Florida asks court to close tribal blackjack tables
November 02, 2015 10:00 AM
by Phil Hevener
The low-key negotiations aimed at preserving the Seminole Tribe of Florida’s exclusive hold on casino gambling in its seven casinos may have come to an abrupt halt.
Next stop: the courthouse...maybe.
Both sides – the state and the tribe – have filed federal court lawsuits. The state sued last week, asking the court to shutdown the blackjack games offered by the Seminoles, their argument being that the five-year compact and 90-day grace period have all expired.
The tribe argues that it has a right to continue dealing the games because the state breached the compact by allowing south Florida racinos to operate electronic versions of blackjack.
The five-year-compact netted the state more than $ 1 billion. The tribe has said that the state was offering an extension but that it was demanding more money “without a proportionate increase in economic benefit to the tribe.”
Gov. Rick Scot has been reluctant to offer details about the state’s view of the compact talks. Just days before he filing of the state’s suit last week he was saying only that he would do “the right thing for the state.”
Casinos operated by the Seminoles include two of the most profitable in the U.S., these being the Hard Rock resorts just east of Tampa near the intersection of major freeways and on the lower east coast in Hollywood.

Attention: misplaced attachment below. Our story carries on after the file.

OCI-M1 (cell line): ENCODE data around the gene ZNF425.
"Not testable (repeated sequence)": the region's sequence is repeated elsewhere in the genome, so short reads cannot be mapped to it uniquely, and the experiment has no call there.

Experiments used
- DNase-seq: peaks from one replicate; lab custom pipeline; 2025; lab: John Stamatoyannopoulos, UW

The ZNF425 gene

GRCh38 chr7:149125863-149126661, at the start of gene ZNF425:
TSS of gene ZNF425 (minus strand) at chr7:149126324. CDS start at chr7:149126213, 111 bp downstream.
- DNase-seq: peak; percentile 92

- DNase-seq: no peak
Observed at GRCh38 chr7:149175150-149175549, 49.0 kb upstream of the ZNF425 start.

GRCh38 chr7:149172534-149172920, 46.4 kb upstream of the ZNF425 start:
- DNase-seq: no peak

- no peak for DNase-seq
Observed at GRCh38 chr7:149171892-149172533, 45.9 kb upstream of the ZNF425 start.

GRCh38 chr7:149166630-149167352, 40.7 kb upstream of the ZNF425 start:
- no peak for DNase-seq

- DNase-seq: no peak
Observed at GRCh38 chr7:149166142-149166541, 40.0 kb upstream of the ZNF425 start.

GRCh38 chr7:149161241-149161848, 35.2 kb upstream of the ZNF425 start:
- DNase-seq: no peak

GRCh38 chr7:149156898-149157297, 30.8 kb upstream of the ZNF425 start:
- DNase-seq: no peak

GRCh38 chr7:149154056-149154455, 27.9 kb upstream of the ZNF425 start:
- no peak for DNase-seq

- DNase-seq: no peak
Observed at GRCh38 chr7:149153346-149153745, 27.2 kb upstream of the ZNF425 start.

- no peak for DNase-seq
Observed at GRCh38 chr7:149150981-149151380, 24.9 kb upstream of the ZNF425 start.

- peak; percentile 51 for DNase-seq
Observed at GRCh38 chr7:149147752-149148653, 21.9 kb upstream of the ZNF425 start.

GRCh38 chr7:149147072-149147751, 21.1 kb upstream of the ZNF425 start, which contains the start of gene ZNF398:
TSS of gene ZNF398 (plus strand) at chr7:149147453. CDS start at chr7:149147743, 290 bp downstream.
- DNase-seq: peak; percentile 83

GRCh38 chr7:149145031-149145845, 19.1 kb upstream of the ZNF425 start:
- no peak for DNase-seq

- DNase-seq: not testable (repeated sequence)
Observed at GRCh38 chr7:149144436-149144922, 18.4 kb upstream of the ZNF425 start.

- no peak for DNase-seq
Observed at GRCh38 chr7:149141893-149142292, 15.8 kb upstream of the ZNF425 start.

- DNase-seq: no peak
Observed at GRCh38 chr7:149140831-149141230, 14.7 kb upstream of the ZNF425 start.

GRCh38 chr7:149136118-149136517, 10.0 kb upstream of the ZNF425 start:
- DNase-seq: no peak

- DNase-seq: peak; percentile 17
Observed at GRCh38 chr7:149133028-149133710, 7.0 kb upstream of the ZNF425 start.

With their rights to the Hard Rock brand the Seminoles are in the process of becoming a major economic powerhouse. Projects in their pipeline include a partnership in the plan to build a casino in north New Jersey at the Meadowlands entertainment complex. This requires the approval of voters in November 2016
In the meantime, the Seminoles and the anti-gaming Disney company have been able to block the entrance of other casino companies into the state. The Las Vegas Sands recently declared that it was abandoning Florida and would focus on a plan to bring a major casino resort to the Atlanta, Georgia area.
But other casino companies have either property or options on property that could be used for casinos if the state legislature makes that possible.
Phil Hevener has been writing about the Nevada gaming business for more than 30 years. Email: PhilHevener@GamingToday.com.